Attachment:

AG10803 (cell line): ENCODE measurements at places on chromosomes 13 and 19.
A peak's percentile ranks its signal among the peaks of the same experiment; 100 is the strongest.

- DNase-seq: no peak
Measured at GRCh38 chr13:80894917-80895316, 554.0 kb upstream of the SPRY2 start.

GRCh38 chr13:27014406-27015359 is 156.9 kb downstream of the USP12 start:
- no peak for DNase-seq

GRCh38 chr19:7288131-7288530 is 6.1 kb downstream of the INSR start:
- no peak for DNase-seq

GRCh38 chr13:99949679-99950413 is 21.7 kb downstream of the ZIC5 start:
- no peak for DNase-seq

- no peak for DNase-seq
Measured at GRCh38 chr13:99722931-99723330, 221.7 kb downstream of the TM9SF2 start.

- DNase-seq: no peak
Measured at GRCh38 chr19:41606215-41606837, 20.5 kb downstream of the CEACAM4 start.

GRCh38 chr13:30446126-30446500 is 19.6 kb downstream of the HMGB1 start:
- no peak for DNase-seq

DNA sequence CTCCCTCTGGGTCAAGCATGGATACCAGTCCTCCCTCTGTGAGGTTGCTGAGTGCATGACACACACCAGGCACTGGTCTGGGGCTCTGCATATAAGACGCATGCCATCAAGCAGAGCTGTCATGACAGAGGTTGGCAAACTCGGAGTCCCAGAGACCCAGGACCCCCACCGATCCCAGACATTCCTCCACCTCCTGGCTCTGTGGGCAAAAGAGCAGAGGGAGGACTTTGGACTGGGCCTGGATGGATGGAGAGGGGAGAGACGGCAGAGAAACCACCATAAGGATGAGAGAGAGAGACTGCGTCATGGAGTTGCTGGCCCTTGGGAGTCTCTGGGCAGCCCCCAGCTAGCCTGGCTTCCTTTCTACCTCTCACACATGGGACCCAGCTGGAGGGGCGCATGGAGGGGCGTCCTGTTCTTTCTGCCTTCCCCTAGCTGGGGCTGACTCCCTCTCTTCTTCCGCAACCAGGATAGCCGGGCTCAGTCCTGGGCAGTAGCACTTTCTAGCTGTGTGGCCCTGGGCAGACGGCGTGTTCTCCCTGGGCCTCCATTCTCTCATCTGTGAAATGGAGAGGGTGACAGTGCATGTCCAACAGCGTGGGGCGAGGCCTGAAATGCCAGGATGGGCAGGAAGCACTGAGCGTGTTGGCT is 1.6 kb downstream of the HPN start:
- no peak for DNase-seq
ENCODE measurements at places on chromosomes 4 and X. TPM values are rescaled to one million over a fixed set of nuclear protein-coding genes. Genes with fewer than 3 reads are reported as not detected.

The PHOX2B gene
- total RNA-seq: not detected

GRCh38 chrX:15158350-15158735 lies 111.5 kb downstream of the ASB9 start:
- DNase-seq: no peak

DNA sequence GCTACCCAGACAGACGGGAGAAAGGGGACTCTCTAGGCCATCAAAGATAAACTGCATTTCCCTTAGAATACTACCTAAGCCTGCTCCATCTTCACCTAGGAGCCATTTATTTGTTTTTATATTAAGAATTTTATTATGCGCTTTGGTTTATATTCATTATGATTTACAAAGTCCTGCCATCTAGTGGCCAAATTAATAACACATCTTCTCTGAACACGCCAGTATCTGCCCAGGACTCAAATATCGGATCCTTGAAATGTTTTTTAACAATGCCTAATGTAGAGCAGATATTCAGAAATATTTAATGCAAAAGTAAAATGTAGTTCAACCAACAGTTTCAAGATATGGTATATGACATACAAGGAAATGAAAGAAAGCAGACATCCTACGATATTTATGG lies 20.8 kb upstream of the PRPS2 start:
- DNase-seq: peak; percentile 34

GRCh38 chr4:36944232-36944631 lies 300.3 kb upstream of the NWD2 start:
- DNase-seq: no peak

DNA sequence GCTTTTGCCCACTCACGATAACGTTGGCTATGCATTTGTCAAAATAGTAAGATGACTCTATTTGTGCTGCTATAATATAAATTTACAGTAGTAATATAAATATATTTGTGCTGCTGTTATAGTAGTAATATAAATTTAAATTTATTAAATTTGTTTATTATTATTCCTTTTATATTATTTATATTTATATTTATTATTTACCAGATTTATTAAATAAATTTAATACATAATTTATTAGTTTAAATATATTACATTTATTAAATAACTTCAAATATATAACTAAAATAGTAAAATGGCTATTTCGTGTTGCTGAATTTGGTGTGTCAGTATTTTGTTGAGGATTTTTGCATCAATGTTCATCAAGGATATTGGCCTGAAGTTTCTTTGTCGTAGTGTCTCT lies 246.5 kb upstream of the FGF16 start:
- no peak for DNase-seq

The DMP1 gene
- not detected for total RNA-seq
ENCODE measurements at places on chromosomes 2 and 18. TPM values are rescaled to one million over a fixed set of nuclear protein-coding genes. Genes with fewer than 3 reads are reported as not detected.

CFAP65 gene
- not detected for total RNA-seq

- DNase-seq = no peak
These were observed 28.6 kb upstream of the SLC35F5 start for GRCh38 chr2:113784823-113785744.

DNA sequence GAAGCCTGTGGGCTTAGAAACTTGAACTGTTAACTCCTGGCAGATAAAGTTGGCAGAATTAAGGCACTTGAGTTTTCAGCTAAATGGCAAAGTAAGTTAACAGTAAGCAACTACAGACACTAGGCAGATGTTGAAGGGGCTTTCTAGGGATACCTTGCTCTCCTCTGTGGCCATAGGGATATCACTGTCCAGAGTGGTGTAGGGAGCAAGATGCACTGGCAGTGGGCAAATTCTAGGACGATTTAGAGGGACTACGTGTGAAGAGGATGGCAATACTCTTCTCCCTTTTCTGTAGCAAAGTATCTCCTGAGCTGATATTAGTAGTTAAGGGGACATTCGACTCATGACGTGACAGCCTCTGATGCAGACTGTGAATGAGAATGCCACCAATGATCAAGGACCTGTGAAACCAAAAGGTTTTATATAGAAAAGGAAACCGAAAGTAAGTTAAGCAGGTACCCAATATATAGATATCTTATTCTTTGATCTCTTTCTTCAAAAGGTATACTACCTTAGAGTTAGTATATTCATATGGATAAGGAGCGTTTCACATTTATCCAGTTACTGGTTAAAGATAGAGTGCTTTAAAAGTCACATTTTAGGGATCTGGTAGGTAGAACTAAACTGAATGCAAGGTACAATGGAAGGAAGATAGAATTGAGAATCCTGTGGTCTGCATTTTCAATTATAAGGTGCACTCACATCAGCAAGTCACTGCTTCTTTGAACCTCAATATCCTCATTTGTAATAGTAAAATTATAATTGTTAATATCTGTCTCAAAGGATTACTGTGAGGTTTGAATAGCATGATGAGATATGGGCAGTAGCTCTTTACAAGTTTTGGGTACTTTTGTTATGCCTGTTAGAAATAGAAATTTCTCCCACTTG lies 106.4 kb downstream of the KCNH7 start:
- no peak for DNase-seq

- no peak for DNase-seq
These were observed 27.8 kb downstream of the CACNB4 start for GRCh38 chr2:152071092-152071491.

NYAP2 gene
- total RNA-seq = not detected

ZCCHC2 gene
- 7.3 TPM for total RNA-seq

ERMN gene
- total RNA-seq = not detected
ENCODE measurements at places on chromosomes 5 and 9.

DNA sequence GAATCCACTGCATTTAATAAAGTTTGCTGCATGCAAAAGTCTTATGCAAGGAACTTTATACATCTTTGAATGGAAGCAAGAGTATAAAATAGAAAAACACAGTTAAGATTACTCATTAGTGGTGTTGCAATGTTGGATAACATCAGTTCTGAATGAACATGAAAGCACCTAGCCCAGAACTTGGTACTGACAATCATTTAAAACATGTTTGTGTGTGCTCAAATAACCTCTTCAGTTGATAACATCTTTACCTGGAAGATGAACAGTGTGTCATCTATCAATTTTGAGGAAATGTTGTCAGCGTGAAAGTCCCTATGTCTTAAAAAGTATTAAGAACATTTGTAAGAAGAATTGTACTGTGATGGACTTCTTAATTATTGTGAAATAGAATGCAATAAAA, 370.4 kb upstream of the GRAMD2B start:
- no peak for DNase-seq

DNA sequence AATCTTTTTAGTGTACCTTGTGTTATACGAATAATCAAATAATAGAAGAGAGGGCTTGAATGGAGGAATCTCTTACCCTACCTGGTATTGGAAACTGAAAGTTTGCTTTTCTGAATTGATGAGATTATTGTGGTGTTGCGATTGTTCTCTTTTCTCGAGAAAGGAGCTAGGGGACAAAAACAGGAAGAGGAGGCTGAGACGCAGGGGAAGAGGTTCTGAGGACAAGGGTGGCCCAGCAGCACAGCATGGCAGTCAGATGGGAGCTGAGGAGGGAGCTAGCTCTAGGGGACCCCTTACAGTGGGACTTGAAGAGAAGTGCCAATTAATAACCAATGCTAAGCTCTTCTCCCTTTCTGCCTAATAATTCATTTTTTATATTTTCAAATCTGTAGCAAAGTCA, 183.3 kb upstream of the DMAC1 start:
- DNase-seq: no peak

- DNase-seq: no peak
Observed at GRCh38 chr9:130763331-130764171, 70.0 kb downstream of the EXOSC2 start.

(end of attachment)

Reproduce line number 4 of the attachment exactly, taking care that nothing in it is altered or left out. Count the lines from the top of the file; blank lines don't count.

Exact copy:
Measured at GRCh38 chr13:80894917-80895316, 554.0 kb upstream of the SPRY2 start.